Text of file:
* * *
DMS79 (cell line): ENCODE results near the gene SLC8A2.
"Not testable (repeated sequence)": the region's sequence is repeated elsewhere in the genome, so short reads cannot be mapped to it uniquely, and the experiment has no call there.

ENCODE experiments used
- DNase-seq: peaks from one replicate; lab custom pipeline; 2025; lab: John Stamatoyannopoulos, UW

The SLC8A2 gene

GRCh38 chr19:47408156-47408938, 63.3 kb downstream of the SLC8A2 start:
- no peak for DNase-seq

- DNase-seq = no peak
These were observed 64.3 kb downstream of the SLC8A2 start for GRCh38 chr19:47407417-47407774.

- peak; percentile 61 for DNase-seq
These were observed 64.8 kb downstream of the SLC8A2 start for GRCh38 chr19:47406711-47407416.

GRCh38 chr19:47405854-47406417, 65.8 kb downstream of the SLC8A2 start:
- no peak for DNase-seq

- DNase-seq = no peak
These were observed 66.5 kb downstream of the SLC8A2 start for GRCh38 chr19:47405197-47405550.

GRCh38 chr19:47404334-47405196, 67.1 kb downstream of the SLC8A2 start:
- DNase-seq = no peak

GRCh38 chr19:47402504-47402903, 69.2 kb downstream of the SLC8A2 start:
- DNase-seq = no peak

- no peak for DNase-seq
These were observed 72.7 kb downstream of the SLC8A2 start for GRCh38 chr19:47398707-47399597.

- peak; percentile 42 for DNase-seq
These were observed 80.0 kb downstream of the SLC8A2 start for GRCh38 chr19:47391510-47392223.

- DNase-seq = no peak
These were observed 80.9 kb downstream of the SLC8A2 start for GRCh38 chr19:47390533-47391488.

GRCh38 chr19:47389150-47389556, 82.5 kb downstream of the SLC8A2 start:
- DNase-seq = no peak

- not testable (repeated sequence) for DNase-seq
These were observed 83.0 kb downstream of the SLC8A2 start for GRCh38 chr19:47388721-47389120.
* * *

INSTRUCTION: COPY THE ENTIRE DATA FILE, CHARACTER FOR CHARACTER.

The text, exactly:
DMS79 (cell line): ENCODE results near the gene SLC8A2.
"Not testable (repeated sequence)": the region's sequence is repeated elsewhere in the genome, so short reads cannot be mapped to it uniquely, and the experiment has no call there.

ENCODE experiments used
- DNase-seq: peaks from one replicate; lab custom pipeline; 2025; lab: John Stamatoyannopoulos, UW

The SLC8A2 gene

GRCh38 chr19:47408156-47408938, 63.3 kb downstream of the SLC8A2 start:
- no peak for DNase-seq

- DNase-seq = no peak
These were observed 64.3 kb downstream of the SLC8A2 start for GRCh38 chr19:47407417-47407774.

- peak; percentile 61 for DNase-seq
These were observed 64.8 kb downstream of the SLC8A2 start for GRCh38 chr19:47406711-47407416.

GRCh38 chr19:47405854-47406417, 65.8 kb downstream of the SLC8A2 start:
- no peak for DNase-seq

- DNase-seq = no peak
These were observed 66.5 kb downstream of the SLC8A2 start for GRCh38 chr19:47405197-47405550.

GRCh38 chr19:47404334-47405196, 67.1 kb downstream of the SLC8A2 start:
- DNase-seq = no peak

GRCh38 chr19:47402504-47402903, 69.2 kb downstream of the SLC8A2 start:
- DNase-seq = no peak

- no peak for DNase-seq
These were observed 72.7 kb downstream of the SLC8A2 start for GRCh38 chr19:47398707-47399597.

- peak; percentile 42 for DNase-seq
These were observed 80.0 kb downstream of the SLC8A2 start for GRCh38 chr19:47391510-47392223.

- DNase-seq = no peak
These were observed 80.9 kb downstream of the SLC8A2 start for GRCh38 chr19:47390533-47391488.

GRCh38 chr19:47389150-47389556, 82.5 kb downstream of the SLC8A2 start:
- DNase-seq = no peak

- not testable (repeated sequence) for DNase-seq
These were observed 83.0 kb downstream of the SLC8A2 start for GRCh38 chr19:47388721-47389120.